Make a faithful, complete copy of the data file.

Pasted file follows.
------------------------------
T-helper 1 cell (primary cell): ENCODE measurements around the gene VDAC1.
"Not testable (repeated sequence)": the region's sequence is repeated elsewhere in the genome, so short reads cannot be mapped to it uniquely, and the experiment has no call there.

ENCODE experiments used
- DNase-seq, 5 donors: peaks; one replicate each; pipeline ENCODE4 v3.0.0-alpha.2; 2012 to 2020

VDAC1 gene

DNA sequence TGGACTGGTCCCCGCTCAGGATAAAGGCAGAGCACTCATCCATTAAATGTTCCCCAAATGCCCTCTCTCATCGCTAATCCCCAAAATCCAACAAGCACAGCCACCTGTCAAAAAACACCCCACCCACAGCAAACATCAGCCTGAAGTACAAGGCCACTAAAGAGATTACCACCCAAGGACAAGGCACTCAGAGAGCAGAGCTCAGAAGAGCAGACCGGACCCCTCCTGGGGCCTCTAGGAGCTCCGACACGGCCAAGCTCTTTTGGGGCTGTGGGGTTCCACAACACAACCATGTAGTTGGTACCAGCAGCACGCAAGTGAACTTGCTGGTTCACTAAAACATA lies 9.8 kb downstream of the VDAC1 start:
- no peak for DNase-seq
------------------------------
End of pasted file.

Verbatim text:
T-helper 1 cell (primary cell): ENCODE measurements around the gene VDAC1.
"Not testable (repeated sequence)": the region's sequence is repeated elsewhere in the genome, so short reads cannot be mapped to it uniquely, and the experiment has no call there.

ENCODE experiments used
- DNase-seq, 5 donors: peaks; one replicate each; pipeline ENCODE4 v3.0.0-alpha.2; 2012 to 2020

VDAC1 gene

DNA sequence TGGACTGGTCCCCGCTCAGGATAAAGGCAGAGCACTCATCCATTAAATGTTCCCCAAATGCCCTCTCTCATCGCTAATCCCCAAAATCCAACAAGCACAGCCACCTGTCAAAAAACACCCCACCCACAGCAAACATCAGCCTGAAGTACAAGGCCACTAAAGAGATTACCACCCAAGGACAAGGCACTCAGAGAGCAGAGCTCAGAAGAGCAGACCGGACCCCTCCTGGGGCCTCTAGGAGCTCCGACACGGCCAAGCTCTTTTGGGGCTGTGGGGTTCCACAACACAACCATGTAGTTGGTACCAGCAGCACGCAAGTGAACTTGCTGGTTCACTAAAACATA lies 9.8 kb downstream of the VDAC1 start:
- no peak for DNase-seq